My Braces Hurt So Bad I Want to Cry: Painful Journey

My Braces Hurt So Bad I Want to Cry

Braces, the metal marvels designed to straighten our smiles, often bring both the promise of a perfect grin and the challenge of enduring discomfort. If you’ve found yourself saying, “My braces hurt so bad I want to cry,” you’re not alone.

In this article, we’ll delve into the emotional and physical rollercoaster that comes with braces, exploring ways to cope with the pain and finding light at the end of the orthodontic tunnel.

The Initial Discomfort

The journey typically begins with the placement of braces, an exciting yet uneasy moment. As the orthodontist meticulously attaches the brackets and wires to your teeth, you may experience some initial soreness.

It’s common to feel discomfort in the hours and days following this procedure, as your mouth adjusts to the foreign objects now residing on your teeth.

The Early Days: A Symphony of Aches

In the first week, you might find that every movement of your jaw brings a symphony of aches. Soft foods become your best friends as you navigate the challenge of chewing without exacerbating the pain. During this phase, it’s crucial to remember that the initial discomfort is temporary and is a sign that your braces are doing their job – reshaping your smile.

Coping Strategies

  • Over-the-Counter Pain Relief

Over-the-counter pain relievers such as ibuprofen or acetaminophen can be effective in managing braces-related discomfort. Always consult with your orthodontist or healthcare professional before taking any medication.

  • Orthodontic Wax

If your braces are causing irritation by rubbing against the inside of your cheeks or lips, orthodontic wax can be a lifesaver. Applying a small amount to the problem areas creates a protective barrier, reducing friction and alleviating pain.

  • Cold Compress

A cold compress can help reduce inflammation and numb the pain. Simply apply it to the outside of your cheek for 15-20 minutes, providing relief from the throbbing sensation.

  • Saltwater Rinse

Swishing with a warm saltwater solution can aid in soothing sore gums and minimizing oral irritation. Mix a teaspoon of salt in a glass of warm water and rinse your mouth gently.

Mid-Journey Revelations

As the weeks go by, you might notice that the pain subsides, only to return when adjustments are made during your orthodontic appointments. These adjustments are a crucial part of the process, fine-tuning your braces for optimal effectiveness. Remember, each tweak brings you one step closer to that perfect smile.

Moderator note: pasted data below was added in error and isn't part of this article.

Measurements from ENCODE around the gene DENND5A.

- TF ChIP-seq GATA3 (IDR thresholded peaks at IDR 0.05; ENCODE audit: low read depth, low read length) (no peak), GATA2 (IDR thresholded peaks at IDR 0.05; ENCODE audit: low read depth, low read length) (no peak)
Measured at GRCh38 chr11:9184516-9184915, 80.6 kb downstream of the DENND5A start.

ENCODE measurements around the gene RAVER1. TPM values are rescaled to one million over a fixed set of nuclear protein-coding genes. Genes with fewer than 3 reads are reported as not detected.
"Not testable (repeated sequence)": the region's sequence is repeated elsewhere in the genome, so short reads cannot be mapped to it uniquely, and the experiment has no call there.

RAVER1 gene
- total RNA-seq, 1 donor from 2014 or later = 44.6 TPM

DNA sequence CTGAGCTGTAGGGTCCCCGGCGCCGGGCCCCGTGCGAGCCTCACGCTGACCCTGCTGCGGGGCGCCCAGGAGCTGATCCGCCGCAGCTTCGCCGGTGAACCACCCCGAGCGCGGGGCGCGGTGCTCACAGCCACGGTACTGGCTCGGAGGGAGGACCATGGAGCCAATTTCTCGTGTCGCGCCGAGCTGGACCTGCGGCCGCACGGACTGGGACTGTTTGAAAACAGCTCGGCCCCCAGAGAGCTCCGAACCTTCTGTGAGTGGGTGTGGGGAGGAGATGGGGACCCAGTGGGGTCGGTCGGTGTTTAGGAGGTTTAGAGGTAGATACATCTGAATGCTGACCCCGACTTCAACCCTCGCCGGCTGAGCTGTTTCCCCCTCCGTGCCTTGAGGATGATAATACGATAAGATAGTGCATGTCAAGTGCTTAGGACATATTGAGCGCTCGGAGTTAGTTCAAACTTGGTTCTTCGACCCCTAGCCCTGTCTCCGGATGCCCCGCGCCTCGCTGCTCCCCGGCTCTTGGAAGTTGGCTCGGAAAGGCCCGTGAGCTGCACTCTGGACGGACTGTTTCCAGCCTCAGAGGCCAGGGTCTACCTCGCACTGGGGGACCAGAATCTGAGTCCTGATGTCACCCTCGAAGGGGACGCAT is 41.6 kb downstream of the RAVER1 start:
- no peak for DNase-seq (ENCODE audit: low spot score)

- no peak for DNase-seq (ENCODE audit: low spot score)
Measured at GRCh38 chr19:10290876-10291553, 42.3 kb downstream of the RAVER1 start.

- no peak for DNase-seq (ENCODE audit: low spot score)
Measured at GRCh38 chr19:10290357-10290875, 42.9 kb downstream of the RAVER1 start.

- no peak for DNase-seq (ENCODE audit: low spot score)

Emotional Toll: It’s Okay to Cry

It’s important to acknowledge the emotional toll braces can take. Beyond the physical discomfort, the journey may stir up feelings of frustration, self-consciousness, and even the occasional desire to shed tears. Rest assured, it’s perfectly normal to feel this way.

Finding Support

  • Connect with Others

Reach out to friends, family, or online communities where individuals share their orthodontic experiences. Sharing stories and coping strategies can be both comforting and empowering.

  • Communicate with Your Orthodontist

Don’t hesitate to communicate openly with your orthodontist about your discomfort and emotions. They can provide insights, adjust treatment plans if necessary, and offer support to make your journey more manageable.

Light at the End of the Tunnel

As time passes, you’ll begin to notice positive changes in your smile, making the journey worthwhile. The discomfort that once seemed insurmountable becomes a distant memory as you embrace the transformation happening within your mouth.


In the midst of the braces-induced pain, it’s crucial to remember that you’re not alone in your journey. Many have faced the same challenges and emerged with beautiful, straight smiles. The pain may make you want to cry now, but as you persevere, you’ll find yourself smiling – not just because of the braces, but because of the newfound confidence and pride in your transformed smile. So, brace yourself for the journey, endure the discomfort, and soon, the tears will be replaced with joy and satisfaction.

Written by Amy Fischer

Amy, a registered dietitian at the Good Housekeeping Institute's Nutrition Lab, brings a wealth of expertise to nutrition, health content, and product testing. With a journalism degree from Miami University of Ohio and a master's in clinical nutrition from NYU, she's a versatile expert. Prior to joining Good Housekeeping, Amy worked as a cardiac transplant dietitian at a prominent NYC hospital and contributed to clinical nutrition textbooks. Her background also includes PR and marketing work with food startups.

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